Mitchell’s breakout, It Follows, which can roughly be traced as the root of a modern art-horror obsession alongside The Babadook, proved that the director can do ‘scary’, and Under the Silver Lake also treads heavily onto nightmare territory. Many of its sub-plots and diversions read like the sort of urban legend you’d see on Creepypasta and later in your dreams, but none more so than the curse of the Owl’s Kiss, a slender, naked women who slashes the citizens of Los Angeles to death in their sleep with her claws. In the handful of scenes where this creature appears, the effect is genuinely spine-tingling – the almost human shape having the sort of effect the original Slenderman photos had on my young psyche. Like It Follows, the jump-scares refuse to materialise, but the film is all the more effective for its restraint.

In the style department, too, Mitchell absolutely hits home. Under the Silver Lake looks uncannily beautiful – like something that came out of the 1970’s and has just been given a loving 4k restoration for the big screen. Its retro wide-angle beauty is only compounded by a wonderfully saturated colour palette that relishes the iconography of LA. The Badlamentiesque soundcape by regular collaborator Disasterpiece perfectly complements this almost uncanny valley arrangement – the film truly feels like it’s from another time and another place.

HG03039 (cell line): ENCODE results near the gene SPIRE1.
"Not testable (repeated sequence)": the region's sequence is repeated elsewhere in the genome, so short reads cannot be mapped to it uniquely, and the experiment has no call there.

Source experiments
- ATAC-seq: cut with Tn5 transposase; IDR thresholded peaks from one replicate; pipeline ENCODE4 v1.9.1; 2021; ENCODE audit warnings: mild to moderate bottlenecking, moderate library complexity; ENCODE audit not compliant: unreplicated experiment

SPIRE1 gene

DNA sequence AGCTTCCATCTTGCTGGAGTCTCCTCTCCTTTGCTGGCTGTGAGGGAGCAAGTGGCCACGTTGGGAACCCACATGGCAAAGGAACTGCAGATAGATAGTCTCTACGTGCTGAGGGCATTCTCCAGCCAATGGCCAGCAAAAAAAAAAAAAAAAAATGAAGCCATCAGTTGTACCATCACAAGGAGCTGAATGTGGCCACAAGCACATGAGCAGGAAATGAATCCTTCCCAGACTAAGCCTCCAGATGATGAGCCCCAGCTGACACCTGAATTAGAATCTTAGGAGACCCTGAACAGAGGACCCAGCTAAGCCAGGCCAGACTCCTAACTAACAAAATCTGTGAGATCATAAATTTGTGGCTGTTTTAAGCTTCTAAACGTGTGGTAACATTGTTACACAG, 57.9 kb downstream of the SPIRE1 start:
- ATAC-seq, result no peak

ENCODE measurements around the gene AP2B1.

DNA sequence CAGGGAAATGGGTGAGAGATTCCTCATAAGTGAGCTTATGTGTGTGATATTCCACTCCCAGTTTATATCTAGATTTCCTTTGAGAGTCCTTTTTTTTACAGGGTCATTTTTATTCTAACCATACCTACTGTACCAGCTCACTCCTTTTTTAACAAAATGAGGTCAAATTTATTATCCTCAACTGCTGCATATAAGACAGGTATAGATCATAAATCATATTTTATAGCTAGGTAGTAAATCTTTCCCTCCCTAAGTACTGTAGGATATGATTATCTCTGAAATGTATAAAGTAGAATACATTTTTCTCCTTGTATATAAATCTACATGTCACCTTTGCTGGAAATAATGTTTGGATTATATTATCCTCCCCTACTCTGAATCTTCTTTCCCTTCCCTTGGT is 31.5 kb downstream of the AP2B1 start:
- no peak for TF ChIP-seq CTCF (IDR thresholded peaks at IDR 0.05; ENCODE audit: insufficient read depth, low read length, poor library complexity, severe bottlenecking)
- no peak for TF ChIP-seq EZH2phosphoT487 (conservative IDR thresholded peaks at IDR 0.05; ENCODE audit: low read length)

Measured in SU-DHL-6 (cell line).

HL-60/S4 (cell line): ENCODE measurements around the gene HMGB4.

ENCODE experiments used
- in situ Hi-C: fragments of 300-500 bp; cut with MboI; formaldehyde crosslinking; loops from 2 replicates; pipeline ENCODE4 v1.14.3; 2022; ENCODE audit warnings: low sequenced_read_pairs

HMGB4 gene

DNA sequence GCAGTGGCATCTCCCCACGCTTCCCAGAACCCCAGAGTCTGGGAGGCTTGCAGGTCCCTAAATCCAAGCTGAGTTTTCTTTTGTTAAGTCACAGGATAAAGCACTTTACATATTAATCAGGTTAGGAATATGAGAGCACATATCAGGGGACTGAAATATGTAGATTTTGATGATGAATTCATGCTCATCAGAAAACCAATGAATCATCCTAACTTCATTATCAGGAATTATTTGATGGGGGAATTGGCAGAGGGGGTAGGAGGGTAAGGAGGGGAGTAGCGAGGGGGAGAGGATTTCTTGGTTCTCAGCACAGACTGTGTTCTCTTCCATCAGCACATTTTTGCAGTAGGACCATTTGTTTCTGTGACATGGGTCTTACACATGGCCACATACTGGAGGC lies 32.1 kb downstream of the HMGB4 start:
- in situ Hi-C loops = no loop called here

In its final minutes Under the Silver Lake features a parrot. It squawks and squawks the same garbled, half-human half-bird noise over and over again as the movie dares us to find meaning; to hear some vital clue or resolution amidst the chaos. But there’s nothing: the noise envelops us in a sinister, inhuman melody that’s totally impenetrable. And that’s when you realise, all too late, that this film was really about you all along.

4/5


James is an undergraduate law student at UCL, and London Student's Chief Arts Editor/Film Editor. He wants you to know that Christopher Nolan is overrated.